So while the ruling does put the onus on rightsholders to consider fair use when filing DMCA notices, it makes enforcing that rule nearly impossible.
For rightsholders, this is a good thing. It means they likely won’t be sued if they are simply wrong about fair use. While that can be a good thing considering how murky fair use can be, it also opens the door to some abuses.
And that, in turn, is what has so many concerned.
What the Supreme Court Changes
The Supreme Court’s decision not to take the case doesn’t really change anything. It was widely believed they would, because the court asked the Justice Department for advice on the case.
However, when the Justice Department responded last month and discouraged the court from taking it, that was likely the end of the line for it. According to the DOJ, the DMCA requires, the DMCA required “actual knowledge or willful blindness” and that some of Lenz’ arguments should not be addressed by the Supreme Court because they were not raised and decided on by lower courts.
The interpretation, seems to be in line with the DMCA and, as the DOJ noted, the law used different language in other sections when it sought to create different standards of knowledge.
So what the Supreme Court decision means is that the September 2015 decision stands, for now at least. Barring a different case in a different circuit creating a split, this will be the guiding ruling on the issue.
As for the case itself, it now goes back to the lower court, where it will have to decide if Universal did have either actual knowledge or willful blindness that the video was non-infringing. Though Universal admitted it didn’t consider fair use directly, it claims to have had other metrics that amounted to a fair use test.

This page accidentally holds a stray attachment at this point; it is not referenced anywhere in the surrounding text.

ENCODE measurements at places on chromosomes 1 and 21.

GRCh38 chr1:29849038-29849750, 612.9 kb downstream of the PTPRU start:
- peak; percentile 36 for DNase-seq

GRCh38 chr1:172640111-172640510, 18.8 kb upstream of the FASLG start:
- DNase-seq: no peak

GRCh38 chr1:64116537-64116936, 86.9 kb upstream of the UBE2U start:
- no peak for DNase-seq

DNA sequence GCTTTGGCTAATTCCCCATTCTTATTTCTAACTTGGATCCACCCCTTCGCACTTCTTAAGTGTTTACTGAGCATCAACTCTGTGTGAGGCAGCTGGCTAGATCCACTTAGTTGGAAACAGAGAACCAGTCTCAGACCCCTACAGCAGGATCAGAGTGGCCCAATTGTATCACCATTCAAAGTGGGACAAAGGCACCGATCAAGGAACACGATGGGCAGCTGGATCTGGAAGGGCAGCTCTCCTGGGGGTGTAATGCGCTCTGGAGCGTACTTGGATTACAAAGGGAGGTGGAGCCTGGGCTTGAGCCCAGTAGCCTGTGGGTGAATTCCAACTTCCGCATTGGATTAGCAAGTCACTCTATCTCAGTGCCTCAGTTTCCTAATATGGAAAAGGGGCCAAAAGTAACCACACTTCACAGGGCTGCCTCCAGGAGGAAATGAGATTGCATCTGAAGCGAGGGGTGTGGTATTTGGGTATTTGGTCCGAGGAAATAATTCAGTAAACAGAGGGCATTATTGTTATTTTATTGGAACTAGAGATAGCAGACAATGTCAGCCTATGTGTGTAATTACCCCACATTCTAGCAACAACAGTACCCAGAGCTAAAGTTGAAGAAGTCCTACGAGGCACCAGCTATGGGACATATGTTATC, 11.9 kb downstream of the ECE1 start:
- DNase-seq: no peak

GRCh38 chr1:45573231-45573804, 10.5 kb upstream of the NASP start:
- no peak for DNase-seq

In short, it’s going to be difficult to prove that Universal didn’t believe the video wasn’t a fair use as the facts of the takedown really don’t come into play.
However, for Lenz, that may only be part of the problems she faces.
The Issue of Damages
The issue of damages wasn’t considered by the Supreme court or the Ninth Circuit. However, the district court did because Universal made the argument that Lenz did not incur any and, therefore, the lawsuit should be tossed.
However, while the court agreed Lenz would be owed damages, it indicated that the damages were nominal, meaning that she will likely be awarded next to nothing (unless she can somehow win punitive damages) other than maybe some compensation for her time.
That means, for Lenz herself, all of the years of battling could see little to no financial reward. While her attorneys fees would likely be paid if she won, which could definitely sting for Universal, her contribution may go completely unrewarded.
For most people, that is simply isn’t a practical solution. To take on the risk of litigation and sink the hours it takes to maintain a lawsuit for no financial reward is impractical. Unless the DMCA notice caused severe financial harm, there’s almost no justification for filing a lawsuit, especially when dealing with fair use issues.
Lenz, if she does win, may well be both the first and the last to win such a pitched battle over DMCA takedowns and fair use.
Overall, the ruling really doesn’t change all that much. Section 512(f) has been fairly toothless for sometime and is becoming more so in the age of bots.
The only 512(f) cases that will make it to court are likely to be extremely egregious ones where filer has clear malicious intent and knowledge that the use is not infringing, not simple cases of mistaken identity or fair use cases.
That, in reality, is nothing new either. The Lenz case is an anomaly not because these kinds of takedowns don’t happen, but because so few are willing and able to take the matter before a court.
For better or worse, it doesn’t seem like the Lenz ruling will do much to change that, even if that was the original intent of filing the lawsuit.